EAU CLAIRE COUNTY.
Nearly fifty per cent of the land in this county is covered with heavy timber, mostly pine. From 75,000,000 to 85,000,000 feet of pine lumber are annually manufactured here. The remainder of the county is about equally divided into prairie, openings and marsh. The surface is undulating the soil is a mixture of all kinds, from the rich, clay loam to the worthless sand. The main interest, as in all the northern counties is lumbering, but an increased attention is being paid to farming; good crops of all the leading agricultural products have been obtained where the soil has been cultivated, and these, bringing high prices in the pineries, has made farming quite profitable. There are some 415,000 acres comprised in this county about 60,000 acres are owned and cultivated by settlers. In the year 1875, 20,023 acres of wheat were raised; 11,058, of oats; 6,881, of corn; 571, of barley; 347, of rye, and 11, of hops; total, 38,891. The Wisconsin Central and West Wisconsin railroads and the Fox River Improvement Company own large tracts of land, which can be bought at reasonable prices. The county is generally well watered with clear streams of pure water, in many of which brook trout abound. The Chippewa and Eau Claire rivers pass through the western and central parts of the county and furnish an outlet for immense quantities of lumber. Eau Claire, the county seat, located at the junction of these rivers, is a thriving city of about 8,000 inhabitants. Number of schools in the county, 54; children of school age, 4,782. Population, 15,991, of which 10,979 are native born, and 5,012 foreigners; 1,325 representing Sweden and Norway; 1,138, Canada; 1,239, Germany; 724, Ireland; 441, England and Scotland.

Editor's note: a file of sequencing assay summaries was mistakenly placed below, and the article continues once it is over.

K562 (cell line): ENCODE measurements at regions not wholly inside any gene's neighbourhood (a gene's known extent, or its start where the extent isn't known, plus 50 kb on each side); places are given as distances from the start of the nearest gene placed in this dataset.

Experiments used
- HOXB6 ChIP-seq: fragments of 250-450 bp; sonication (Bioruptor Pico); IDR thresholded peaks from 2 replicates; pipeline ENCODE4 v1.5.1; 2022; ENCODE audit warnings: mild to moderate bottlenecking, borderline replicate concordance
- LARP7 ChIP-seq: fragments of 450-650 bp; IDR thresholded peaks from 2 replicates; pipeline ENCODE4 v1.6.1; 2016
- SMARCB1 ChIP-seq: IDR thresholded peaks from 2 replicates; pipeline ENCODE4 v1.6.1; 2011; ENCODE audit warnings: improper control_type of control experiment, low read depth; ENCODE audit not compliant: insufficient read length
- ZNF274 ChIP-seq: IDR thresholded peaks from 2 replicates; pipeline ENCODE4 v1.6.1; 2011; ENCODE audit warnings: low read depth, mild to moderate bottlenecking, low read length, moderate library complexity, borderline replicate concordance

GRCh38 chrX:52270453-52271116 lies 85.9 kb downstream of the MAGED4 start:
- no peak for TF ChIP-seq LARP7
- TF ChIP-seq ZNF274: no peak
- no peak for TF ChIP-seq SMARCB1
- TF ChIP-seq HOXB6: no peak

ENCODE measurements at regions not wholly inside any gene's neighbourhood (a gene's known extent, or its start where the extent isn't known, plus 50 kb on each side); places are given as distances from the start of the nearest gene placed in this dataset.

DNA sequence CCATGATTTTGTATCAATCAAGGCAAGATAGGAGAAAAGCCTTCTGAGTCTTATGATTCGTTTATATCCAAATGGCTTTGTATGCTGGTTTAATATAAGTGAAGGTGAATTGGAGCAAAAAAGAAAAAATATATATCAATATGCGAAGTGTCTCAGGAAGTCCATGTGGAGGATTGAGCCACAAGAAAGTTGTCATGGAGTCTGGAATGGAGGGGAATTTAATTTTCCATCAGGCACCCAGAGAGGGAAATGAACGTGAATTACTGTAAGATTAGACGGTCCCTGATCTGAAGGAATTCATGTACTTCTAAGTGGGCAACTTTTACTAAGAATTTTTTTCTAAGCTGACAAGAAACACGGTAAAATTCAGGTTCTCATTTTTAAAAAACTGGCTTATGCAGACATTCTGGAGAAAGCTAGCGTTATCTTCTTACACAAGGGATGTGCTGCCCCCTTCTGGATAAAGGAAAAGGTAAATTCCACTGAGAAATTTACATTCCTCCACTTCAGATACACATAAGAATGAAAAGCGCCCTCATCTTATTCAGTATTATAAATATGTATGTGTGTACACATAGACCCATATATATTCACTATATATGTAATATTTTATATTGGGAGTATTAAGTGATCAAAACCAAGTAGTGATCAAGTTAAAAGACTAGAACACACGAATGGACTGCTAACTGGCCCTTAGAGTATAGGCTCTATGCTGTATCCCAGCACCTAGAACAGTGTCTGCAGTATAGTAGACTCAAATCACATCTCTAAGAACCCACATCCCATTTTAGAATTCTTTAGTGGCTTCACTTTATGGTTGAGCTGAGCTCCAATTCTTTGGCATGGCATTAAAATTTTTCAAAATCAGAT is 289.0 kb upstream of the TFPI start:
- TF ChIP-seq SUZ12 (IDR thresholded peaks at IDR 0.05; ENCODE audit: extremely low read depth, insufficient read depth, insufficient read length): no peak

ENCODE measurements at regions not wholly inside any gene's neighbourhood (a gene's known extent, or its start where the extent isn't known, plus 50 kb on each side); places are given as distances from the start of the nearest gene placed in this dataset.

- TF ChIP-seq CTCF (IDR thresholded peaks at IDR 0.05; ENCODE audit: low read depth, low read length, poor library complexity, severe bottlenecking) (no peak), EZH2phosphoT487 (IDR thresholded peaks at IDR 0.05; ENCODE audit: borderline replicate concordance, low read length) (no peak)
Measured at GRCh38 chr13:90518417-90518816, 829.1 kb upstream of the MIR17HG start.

FOND DU LAC COUNTY.